Category Archives: Sethiquette

Bus time can be peaceful, but not usually.

HOW TO CELEBRATE MYSELF FOR NARCISSISM III: Interview By Time-Traveller, Todd Van Allen

SethBlogs’ lead writer, Seth McDonough, wrote a book, and he can’t stop talking about it.

HOW TO CELEBRATE MYSELF FOR NARCISSISM COLLECTION:

I: QUOTES ABOUT GREATNESS, COMPILED BY SETHBLOGS
II: INTERVIEWS BY RIVAL-WRITER, ERIK D’SOUZA
III: INTERVIEW BY TIME-TRAVELLER, TODD VAN ALLEN (you are here)


I’m honoured to honour me by reporting that my book How to Cure Yourself of Narcissism has now reached interprovincial fame as I have been interviewed on comedian Todd Van Allen’s Ottawa-based podcast, Comedy Above The Pub.

TVA’s CATP has a fascinating set up as the elite comedian and storyteller launches himself and his visitors into conversation as though they’re at a pub, without artificial barriers of required topics, but instead with anecdotes and deferential curiosities that he surreptitiously ties to his guests’ wares.

Most fascinating  to my philosophical eye, the podcaster dances with time as the interview ends with a mini-discussion of the conversation just past, which then becomes the introduction for the later-released episode. To my ear this post-convo pre-convo sets the listener up with a much more accurate and vibrant introduction than if the podcaster had begun with a pre-written description of what might be approaching.

For the full podcast, listen here.

Or, for the video version, watch the live initial broadcast below (although, since the live broadcast was live, it lacked the ability to anticipate its post-show introduction, so I recommend listening to the intro above before watching).


HOW TO CELEBRATE MYSELF FOR NARCISSISM COLLECTION:

I: QUOTES ABOUT GREATNESS, COMPILED BY SETHBLOGS
II: INTERVIEWS BY RIVAL-WRITER, ERIK D’SOUZA
III: INTERVIEW BY TIME-TRAVELLER, TODD VAN ALLEN (you were just here)

HOW THE GRINCH STOLE STAR WARS

Disney and Lucasfilm recently announced that they would be producing a grand new collection of TV series and movies to expand the Star Wars universe beyond anything we fans could have possibly imagined. But Mark Hill, a satirical writer at The Beaverton, struck back at Disney’s “joyless” efforts, noting that:

“Media journalists predicted that most of the series would feature, holy crap can you believe it, lightsabers, incompetent Stormtroopers and, wait for it, spaceships. In response to this speculation, some dork on Reddit said ‘I hope we get to see some wurmpuses too,’ whatever in Christ’s name that means.”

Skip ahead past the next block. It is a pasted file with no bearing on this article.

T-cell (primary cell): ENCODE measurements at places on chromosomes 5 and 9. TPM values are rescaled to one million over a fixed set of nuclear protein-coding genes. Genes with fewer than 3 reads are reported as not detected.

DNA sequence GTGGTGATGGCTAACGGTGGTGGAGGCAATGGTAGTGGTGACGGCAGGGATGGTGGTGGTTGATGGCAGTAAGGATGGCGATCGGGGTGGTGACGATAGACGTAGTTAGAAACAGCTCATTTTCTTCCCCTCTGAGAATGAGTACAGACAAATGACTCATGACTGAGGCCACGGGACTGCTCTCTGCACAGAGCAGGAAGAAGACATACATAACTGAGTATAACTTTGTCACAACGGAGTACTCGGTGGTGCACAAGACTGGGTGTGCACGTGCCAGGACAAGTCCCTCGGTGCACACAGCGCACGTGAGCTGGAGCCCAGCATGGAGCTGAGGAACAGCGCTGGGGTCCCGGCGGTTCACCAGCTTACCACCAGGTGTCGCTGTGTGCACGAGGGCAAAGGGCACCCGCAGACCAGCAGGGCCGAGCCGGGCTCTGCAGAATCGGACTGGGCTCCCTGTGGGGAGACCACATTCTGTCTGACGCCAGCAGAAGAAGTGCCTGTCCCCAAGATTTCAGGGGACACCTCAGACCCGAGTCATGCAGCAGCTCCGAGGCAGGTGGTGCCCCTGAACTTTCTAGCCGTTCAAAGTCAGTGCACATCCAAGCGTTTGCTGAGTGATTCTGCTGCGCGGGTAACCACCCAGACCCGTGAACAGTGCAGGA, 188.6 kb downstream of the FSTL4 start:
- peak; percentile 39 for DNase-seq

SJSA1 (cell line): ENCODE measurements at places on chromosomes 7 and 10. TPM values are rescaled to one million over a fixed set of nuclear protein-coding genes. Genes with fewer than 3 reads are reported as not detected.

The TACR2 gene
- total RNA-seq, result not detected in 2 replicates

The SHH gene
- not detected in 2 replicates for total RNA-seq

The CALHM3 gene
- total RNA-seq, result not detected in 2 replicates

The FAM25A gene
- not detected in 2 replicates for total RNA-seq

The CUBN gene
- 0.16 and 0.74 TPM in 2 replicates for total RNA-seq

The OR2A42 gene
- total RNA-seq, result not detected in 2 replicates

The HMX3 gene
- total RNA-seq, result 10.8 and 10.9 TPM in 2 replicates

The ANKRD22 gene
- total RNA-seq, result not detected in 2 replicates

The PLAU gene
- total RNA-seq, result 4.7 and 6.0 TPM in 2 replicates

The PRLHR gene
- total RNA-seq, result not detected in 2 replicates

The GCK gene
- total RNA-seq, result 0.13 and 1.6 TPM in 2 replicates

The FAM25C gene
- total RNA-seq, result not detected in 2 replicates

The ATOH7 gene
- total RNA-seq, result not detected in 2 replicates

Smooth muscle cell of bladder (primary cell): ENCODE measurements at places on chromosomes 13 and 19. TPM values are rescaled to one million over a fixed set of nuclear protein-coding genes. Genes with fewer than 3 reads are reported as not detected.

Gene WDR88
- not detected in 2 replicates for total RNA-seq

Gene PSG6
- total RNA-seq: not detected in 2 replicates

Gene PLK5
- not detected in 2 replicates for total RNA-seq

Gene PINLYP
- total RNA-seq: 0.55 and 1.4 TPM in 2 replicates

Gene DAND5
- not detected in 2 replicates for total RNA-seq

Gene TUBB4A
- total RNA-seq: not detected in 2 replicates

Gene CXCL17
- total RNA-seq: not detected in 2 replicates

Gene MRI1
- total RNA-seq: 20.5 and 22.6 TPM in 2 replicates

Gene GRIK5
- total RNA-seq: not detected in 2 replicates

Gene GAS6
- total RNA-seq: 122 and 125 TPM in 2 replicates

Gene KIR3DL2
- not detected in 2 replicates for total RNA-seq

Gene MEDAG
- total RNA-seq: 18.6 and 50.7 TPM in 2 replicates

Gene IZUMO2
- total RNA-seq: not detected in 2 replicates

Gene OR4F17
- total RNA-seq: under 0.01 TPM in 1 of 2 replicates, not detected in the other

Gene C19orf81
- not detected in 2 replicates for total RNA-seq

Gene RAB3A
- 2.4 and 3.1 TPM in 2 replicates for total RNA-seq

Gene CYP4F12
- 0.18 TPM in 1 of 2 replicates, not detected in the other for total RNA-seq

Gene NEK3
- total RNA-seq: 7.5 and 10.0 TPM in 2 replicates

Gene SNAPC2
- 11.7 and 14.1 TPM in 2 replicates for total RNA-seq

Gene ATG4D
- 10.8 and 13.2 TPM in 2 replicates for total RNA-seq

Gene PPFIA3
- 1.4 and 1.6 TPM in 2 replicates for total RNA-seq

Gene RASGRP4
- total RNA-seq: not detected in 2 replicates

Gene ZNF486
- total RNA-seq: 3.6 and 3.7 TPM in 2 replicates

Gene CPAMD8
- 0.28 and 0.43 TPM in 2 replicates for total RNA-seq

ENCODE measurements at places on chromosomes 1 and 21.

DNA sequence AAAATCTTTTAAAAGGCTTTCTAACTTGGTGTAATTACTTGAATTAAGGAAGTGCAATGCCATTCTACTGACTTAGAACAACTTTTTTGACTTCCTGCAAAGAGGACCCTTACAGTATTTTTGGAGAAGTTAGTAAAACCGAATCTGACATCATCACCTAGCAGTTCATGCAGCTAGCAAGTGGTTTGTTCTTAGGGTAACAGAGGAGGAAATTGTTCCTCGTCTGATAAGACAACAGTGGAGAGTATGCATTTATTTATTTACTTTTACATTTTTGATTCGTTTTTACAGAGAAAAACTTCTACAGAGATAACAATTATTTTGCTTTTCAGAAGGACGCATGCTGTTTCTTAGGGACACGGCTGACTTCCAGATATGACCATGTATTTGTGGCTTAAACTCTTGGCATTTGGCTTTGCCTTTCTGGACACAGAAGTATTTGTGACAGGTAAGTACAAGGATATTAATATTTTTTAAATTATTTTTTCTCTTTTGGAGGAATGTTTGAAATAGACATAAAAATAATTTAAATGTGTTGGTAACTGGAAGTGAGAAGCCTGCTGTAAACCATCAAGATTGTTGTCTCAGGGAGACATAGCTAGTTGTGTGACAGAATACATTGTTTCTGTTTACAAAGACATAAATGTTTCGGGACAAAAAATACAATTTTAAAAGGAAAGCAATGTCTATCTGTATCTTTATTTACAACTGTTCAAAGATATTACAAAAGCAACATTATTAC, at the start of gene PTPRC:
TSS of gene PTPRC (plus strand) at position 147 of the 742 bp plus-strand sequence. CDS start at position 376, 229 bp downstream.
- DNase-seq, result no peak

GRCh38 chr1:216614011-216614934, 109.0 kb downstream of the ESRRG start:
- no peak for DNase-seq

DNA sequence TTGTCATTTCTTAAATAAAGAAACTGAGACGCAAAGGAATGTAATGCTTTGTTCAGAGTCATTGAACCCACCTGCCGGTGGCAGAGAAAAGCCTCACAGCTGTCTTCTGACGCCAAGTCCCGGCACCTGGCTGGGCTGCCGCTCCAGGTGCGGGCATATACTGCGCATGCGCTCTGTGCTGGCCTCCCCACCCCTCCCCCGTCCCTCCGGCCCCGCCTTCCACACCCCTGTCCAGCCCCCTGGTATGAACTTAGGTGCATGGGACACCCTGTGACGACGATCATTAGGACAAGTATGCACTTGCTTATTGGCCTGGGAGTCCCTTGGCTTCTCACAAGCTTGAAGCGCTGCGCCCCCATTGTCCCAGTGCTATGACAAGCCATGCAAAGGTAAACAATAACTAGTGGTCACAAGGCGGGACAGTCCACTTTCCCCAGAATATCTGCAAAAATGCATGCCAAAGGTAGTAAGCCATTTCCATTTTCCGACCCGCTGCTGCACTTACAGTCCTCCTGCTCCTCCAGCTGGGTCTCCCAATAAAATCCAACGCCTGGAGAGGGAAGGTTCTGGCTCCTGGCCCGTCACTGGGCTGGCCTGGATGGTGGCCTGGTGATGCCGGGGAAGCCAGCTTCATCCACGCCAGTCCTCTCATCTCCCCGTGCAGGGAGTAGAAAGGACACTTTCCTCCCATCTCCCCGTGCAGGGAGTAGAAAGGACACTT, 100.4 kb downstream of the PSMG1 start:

Against my better biases, Hill’s profanity-led mocking of the expansion of our galaxy far, far away (as well as those of us cheering it on) got me chuckling like a Nien Nunb.

I even cheerfully paraphrased the article for my spouse on our nightly walk, and she laughed harder than I would have liked as Hill scoffed at us fans for buying:

“…clothes that say garbage like, ugh, ‘Reading my t-shirt, you are.’”

Cool! Where’s it selling?

I’m tempted to point out that Mr. Hill’s comedy, while amusing, calls upon a rather redundant set of jokes that we Star Wars fans have heard throughout our history. Yes, Mark, many of us are,

“…excited dweeb”s, who get worked up “to witness the adventures of Luke Skywalker’s distant cousin, one of the aliens who’s on-screen for two seconds in A New Hope…” (intrigue me!) “…and the Millennium Falcon’s sentient space coffee maker” (right on!),

along with any other scraps of detail George Lucas’s acolytes are willing to toss our way.

However, because I don’t want to seem as humourless as Hill’s familiar caricature of Star Wars’ fans implies, I’m going to instead take the path of the Jedi and support Mr. Hill’s cranky work by publishing here a complementary piece from the magazine, The Curmudgeon.

NO HOPE by Oscar T. Grouch

Curmudgeons everywhere have had enough. Disney and Lucasfilm are expanding their already oversized Star Wars universe with plans to make a pathetic collection of unnecessary new content. Grumps are not pleased.

“Why are these damn kids doing this to us?” one leading grumbler asked.

More Star Wars?” another said. “Great, now dweebs are going to be blathering on about it while I’m overpaying for my coffee.”

Desperate to stop the dorky domination, world-leading cranks have joined forces (pun neither intended nor acknowledged) with elite snobs to denounce Disney’s new Star Wars’ plans.

“We’re not happy about working with a bunch of hoity-toities,” one despondent crab explained, “but if you’re gonna take candy from a bunch of babies, you’re gonna need help distracting them first.”

“Exactly right,” a high-ranking member of the snob collective added, “this is not an ideal collaboration; but occasionally one must have an imperfect wine-pairing just to get through a meal.”

Leading this alliance of the snotty and the haughty is a rare dabbler in both groups, Mark Hill of The Beaverton.

With crotchety panache, Hill noted during the joint Snob & Crank depress conference that Disney is:

“…a joyless, all-devouring pop culture monolith that tells the same simple children’s story ad nauseam…”

“Precisely,” an elite-aesthete said. “You can’t give consumers what they want. That’s pure consumerism.”

“Bravo!” cheered another. “We mustn’t let this derivative and jejune nonsense persist!”

Then a dorky journalist—dolled up with dweeby glasses and a horrid holiday tie—humiliated herself by asking the leaders of the snob collective if there was a contradiction in their criticism of Disney for being “joyless” at the same time that the mouse-eared regime seemed to be bringing so much “joy” to their fans.

“That’s not the joy we’re looking for, my dear,” Beatrice von Snooterson explained.

“I don’t know about any of that,” one of the top grumps replied. “All I know is they’ve already made so much garbage, which I’m already not gonna watch—why do they think I’m gonna wanna see this new pile of junk?”